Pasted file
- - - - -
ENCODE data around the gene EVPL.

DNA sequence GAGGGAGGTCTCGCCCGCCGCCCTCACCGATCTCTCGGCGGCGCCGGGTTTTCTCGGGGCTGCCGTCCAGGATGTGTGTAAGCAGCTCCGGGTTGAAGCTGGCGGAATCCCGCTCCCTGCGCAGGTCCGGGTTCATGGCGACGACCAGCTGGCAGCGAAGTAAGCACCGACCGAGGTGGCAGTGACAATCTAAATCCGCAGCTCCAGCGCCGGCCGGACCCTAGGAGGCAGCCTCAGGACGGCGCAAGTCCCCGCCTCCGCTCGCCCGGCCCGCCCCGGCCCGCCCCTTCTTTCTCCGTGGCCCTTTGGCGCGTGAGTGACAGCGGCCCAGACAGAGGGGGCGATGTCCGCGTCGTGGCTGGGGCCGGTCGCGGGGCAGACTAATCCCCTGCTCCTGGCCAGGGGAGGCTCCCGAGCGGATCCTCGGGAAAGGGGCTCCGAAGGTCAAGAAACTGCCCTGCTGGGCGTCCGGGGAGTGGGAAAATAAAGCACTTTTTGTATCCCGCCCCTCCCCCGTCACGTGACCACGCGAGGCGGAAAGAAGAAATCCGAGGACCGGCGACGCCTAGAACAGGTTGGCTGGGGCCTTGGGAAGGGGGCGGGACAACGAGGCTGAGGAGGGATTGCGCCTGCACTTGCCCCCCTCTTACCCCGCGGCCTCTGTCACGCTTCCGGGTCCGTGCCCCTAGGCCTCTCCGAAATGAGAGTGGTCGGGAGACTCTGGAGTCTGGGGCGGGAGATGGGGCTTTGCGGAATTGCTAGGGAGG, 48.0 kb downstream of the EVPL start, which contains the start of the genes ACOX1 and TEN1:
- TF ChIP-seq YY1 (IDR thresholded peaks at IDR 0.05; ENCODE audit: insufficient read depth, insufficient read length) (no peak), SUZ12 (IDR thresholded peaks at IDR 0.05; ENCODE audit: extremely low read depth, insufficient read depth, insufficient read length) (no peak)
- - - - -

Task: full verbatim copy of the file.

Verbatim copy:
ENCODE data around the gene EVPL.

DNA sequence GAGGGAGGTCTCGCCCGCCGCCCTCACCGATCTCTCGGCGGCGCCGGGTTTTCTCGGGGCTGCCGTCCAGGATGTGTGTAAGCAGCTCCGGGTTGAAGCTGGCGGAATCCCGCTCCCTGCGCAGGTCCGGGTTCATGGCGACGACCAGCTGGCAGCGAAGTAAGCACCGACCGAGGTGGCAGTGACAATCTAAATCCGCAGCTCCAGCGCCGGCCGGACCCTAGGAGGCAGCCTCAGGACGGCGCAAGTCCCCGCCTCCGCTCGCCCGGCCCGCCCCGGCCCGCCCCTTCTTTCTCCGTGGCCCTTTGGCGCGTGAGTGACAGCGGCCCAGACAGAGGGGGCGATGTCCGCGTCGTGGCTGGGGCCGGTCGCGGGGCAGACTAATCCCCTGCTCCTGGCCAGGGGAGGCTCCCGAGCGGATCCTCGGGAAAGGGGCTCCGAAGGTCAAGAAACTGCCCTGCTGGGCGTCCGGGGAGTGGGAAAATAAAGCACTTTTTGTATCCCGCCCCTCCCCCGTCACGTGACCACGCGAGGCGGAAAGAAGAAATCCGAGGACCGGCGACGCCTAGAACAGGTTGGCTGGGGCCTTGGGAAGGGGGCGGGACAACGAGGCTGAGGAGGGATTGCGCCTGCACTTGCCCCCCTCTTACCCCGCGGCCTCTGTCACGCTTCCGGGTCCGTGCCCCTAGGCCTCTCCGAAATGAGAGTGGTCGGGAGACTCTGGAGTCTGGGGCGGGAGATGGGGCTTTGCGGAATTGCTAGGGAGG, 48.0 kb downstream of the EVPL start, which contains the start of the genes ACOX1 and TEN1:
- TF ChIP-seq YY1 (IDR thresholded peaks at IDR 0.05; ENCODE audit: insufficient read depth, insufficient read length) (no peak), SUZ12 (IDR thresholded peaks at IDR 0.05; ENCODE audit: extremely low read depth, insufficient read depth, insufficient read length) (no peak)